Looking Back: The 9 Best TV Series of 2001

Entertainment Features
12.08.11 29 Comments

Since we’re still new to Warming Glow, I thought it would be useful to provide some context to the television opinions expressed about the current television landscape by looking back a decade and exploring the nine best shows of 2001. Obviously, not all of these shows began their runs in 2001, but they were all airing, and each one had a strong 2001 season (the missing 10th series was “Friends,” but by 2001, it was crap). Also, retrospectives are fun, and if you haven’t caught all of the series below, they’re each worth checking out (and number 8 and number 5 can each be knocked out in a weekend).

9. 24: The first season, in 2001, of Keifer Sutherland’s overwrought, over-the-top but intensely action-packed series was maybe the best, and ended with one of the more surprising deaths of the decade. Unfortunately, it was mostly downhill from there.
8. Undeclared: Not quite “Freaks and Geeks,” Judd Apatow brought a similar comedic sensibility to college in this short-lived, cancelled to soon series that introduced American to Charlie Hunnam and Jay Baruchel. Seth Rogen was pretty great in it, too.

7. Buffy the Vampire Slayer: Slightly cheesy, all kinds of kick ass, “Buffy the Vampire Slayer” was a coming of age show about self-and-sexual identity crises, and, of course, vampires. It’s everything that Twilight isn’t. Unfortunatley, it also had one of the worst theme songs of the decade. Ugh

6. Curb Your Enthusiasm: Larry David combined uncomfortable and aggressively anti-PC humor into a show that merged huge laughs with one of the least likable characters on TV. In all the right ways, of course.

5. The Office (UK): Ricky Gervais’ original “The Office” series popularized comedy of discomfort. It was absurdist tragedy combined with Andy Kaufmanesque humor and populated with small, joyous victories that you’d miss if you left the room to avoid the awkward almost too-hard-to-watch situations.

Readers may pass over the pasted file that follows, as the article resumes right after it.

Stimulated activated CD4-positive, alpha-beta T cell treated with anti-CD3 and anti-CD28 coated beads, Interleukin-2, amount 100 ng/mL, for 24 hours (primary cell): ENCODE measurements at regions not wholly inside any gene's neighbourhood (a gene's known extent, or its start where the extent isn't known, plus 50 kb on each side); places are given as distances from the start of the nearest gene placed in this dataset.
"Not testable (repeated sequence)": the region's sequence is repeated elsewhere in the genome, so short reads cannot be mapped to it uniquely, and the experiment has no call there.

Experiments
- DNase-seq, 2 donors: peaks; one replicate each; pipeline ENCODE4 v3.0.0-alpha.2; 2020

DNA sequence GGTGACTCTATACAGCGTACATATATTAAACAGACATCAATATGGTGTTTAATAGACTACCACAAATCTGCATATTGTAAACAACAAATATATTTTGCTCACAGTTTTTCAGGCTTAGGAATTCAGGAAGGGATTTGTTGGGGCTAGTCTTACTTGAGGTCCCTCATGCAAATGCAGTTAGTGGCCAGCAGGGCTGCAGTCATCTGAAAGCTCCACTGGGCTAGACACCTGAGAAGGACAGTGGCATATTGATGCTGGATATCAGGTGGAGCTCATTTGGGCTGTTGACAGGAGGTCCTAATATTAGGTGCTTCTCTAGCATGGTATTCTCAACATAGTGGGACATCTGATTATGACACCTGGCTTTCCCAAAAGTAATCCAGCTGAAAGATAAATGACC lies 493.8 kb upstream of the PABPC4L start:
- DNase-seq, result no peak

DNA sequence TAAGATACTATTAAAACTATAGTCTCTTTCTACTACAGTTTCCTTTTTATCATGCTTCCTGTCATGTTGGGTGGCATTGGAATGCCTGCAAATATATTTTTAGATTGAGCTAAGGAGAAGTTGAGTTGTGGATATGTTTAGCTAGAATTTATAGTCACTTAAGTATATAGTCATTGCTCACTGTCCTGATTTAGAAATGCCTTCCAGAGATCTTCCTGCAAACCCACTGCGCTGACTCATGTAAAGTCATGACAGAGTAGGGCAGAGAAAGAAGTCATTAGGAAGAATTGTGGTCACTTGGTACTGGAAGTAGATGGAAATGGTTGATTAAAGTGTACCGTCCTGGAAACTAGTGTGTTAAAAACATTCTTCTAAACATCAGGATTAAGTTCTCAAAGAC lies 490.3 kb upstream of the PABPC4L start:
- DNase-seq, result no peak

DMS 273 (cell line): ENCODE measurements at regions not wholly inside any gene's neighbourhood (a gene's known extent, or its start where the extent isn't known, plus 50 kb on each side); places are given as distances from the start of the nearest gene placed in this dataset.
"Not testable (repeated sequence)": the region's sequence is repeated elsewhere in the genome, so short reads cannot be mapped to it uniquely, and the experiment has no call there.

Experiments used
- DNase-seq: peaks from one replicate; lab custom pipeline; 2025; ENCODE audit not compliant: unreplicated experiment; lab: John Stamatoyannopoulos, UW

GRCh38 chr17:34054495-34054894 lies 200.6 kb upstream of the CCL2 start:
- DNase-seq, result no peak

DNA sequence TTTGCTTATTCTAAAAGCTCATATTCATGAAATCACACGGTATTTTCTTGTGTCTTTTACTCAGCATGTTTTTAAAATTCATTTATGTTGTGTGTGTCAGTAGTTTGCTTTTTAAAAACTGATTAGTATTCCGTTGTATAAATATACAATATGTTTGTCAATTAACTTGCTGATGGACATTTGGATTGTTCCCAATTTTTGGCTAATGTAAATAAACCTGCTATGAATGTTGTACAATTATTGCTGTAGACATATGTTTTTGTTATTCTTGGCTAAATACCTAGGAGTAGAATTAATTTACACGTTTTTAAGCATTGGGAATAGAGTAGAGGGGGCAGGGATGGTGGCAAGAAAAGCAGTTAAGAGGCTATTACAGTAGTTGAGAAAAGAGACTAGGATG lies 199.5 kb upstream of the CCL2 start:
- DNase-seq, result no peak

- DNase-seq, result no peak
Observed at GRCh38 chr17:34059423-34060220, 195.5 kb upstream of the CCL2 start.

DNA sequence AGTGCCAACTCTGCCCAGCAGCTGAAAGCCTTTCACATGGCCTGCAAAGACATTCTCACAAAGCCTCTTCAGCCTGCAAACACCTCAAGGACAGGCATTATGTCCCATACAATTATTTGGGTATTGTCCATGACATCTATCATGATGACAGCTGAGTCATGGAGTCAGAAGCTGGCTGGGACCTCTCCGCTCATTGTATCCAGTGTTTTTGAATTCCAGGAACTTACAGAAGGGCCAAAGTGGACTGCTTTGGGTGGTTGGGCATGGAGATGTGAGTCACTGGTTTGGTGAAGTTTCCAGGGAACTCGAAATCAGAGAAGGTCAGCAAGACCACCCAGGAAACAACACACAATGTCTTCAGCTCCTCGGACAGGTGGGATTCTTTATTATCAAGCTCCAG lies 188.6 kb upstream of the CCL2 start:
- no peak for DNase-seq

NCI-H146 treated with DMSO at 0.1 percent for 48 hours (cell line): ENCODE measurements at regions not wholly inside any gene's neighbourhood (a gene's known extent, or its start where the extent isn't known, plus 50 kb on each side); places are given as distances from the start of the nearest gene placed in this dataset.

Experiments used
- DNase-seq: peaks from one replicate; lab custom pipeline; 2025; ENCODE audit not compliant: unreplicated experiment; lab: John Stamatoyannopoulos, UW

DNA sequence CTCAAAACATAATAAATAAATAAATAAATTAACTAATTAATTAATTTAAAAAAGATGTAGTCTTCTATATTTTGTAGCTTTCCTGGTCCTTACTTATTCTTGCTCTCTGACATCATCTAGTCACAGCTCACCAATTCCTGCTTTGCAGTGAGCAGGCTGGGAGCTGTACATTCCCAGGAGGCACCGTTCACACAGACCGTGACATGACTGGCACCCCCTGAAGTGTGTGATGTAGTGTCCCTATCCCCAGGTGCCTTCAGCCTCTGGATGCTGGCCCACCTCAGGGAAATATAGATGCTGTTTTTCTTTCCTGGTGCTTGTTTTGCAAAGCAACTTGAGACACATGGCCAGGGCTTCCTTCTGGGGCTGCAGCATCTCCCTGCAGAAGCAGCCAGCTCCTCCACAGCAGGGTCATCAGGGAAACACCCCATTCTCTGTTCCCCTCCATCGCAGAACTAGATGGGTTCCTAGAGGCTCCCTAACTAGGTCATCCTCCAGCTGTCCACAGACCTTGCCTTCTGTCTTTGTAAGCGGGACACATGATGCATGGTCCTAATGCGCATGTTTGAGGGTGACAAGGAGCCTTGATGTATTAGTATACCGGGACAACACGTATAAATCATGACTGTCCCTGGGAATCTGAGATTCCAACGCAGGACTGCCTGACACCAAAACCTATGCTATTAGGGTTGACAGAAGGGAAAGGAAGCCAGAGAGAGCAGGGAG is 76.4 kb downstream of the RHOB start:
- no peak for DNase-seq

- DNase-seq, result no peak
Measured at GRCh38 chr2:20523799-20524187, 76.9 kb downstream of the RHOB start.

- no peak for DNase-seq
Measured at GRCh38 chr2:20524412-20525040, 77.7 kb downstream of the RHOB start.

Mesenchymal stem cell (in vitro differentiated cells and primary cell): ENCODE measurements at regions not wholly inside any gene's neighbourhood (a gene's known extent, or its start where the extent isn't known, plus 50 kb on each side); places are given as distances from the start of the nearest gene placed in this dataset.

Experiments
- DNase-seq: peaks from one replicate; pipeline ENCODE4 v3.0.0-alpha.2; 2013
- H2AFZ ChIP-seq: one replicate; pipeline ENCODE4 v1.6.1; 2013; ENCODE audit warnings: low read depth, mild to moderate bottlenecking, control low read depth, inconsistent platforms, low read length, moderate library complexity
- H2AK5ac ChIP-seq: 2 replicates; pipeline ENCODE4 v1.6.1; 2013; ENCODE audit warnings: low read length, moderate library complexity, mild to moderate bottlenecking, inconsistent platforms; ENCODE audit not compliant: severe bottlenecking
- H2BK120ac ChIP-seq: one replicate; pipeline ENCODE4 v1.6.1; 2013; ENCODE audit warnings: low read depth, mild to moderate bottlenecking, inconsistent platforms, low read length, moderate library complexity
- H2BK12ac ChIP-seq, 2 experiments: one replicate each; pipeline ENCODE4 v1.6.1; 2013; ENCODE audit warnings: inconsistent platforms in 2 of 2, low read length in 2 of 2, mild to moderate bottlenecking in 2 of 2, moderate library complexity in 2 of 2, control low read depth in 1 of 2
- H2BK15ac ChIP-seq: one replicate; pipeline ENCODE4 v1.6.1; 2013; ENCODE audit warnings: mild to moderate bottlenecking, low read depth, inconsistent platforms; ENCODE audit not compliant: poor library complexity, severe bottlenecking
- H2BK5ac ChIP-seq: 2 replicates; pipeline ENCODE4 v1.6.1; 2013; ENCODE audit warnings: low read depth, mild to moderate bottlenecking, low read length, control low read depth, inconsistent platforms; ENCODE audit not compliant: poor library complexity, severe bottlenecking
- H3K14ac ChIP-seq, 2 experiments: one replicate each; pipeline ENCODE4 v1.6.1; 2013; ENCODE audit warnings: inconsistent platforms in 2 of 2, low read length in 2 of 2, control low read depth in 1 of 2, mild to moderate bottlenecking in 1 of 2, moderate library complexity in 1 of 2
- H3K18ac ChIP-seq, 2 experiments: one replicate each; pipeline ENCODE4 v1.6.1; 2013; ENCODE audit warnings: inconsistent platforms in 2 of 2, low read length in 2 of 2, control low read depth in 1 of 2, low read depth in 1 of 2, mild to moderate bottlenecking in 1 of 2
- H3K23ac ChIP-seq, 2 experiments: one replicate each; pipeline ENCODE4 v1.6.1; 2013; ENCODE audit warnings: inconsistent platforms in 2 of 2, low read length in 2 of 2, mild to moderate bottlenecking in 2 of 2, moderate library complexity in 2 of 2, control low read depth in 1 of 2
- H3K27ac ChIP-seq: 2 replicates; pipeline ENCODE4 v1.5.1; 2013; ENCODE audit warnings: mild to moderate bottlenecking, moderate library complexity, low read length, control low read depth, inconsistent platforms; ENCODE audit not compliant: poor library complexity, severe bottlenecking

4. Futurama: This brilliant Matt Groening sci-fi animated series is perhaps the most heartfelt cartoon of all time: Smart, sophisticated, and thanks to a five-year hiatus, it’s the one of only two shows on this list that is still running, but unlike the other one, it’s as fresh and smart as it ever was. The “Jurassic Bark” episode could also bring the strongest man to his knees.

3. Six Feet Under: 2001 was the freshman season of “Six Feet Under” and its very best, as Alan Ball confronted death head on, exploring the different ways in which people deal with grief. Eventually, it also gave us the most painful, gut-wrenching series finale of the decade.

2. West Wing: In 2001, “The West Wing” was still under the stewardship of Aaron Sorkin (before John Wells gutted it), and he gave us pitch-perfect writing, emotional resonance, and President Bartlett shoving Bible quotes down a homophobic radio host’s gullet in one of the best scenes of the decade.

1. The Sopranos: The cable drama that put premium cable on the television map: No longer was it about airing late-night soft core skin flicks and feature films before they were edited for network television, “The Sopronas” paved the way for many of the best series of the entire decade. But it wasn’t just groundbreaking: It was a phenomenal series in its own right, even though the glacially paced later seasons gave way to one of the most frustrating finales in television series history (below, spoilers obviously)

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